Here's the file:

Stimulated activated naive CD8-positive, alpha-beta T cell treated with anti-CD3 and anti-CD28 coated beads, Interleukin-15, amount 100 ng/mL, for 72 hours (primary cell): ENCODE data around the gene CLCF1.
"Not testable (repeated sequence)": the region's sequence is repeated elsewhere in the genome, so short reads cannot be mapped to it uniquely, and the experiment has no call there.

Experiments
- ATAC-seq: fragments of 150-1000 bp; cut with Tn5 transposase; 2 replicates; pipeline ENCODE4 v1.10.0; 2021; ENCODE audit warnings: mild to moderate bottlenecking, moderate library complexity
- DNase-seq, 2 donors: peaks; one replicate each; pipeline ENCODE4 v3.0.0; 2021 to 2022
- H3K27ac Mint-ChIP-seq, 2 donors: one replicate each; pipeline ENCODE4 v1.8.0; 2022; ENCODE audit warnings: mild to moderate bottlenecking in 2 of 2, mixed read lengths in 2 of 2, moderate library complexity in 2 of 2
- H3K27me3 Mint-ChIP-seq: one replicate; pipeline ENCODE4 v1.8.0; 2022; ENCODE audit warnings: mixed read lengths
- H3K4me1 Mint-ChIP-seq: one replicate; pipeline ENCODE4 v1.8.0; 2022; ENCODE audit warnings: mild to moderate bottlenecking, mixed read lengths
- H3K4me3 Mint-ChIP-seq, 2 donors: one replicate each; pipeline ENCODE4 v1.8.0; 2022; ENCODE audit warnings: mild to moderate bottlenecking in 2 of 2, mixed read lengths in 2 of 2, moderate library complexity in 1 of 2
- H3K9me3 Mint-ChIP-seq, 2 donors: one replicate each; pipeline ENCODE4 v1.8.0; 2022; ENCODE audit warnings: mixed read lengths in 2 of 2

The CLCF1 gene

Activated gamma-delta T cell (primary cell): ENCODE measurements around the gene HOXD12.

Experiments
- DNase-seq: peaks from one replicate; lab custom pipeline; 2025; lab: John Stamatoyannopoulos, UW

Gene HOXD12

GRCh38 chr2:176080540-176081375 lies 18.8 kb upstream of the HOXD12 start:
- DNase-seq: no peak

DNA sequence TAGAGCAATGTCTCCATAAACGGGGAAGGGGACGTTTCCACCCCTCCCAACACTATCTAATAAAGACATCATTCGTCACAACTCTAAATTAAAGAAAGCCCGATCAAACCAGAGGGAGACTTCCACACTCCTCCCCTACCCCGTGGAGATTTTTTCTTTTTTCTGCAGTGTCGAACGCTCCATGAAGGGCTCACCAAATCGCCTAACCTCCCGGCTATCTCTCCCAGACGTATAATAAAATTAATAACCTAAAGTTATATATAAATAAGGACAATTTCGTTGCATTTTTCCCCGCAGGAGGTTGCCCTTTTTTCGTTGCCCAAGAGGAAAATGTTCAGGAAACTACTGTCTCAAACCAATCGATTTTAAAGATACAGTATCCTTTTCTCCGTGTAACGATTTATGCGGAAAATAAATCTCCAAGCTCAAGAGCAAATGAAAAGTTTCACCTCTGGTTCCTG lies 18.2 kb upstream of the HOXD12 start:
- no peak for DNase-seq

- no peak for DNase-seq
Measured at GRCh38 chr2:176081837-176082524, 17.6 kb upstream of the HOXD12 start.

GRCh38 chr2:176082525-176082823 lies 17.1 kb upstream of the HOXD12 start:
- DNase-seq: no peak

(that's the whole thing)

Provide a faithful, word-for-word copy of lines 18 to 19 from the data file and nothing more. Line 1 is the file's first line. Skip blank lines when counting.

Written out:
DNA sequence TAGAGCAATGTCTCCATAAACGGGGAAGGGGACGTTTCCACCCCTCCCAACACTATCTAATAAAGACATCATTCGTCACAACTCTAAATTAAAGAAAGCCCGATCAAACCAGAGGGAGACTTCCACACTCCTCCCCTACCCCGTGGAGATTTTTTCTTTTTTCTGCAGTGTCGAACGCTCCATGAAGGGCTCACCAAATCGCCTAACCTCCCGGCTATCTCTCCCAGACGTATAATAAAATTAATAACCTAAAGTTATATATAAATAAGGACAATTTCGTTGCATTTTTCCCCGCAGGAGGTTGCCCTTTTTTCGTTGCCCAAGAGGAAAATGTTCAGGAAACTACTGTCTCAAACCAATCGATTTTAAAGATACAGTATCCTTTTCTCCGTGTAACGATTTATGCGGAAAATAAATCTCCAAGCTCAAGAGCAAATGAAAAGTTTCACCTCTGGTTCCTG lies 18.2 kb upstream of the HOXD12 start:
- no peak for DNase-seq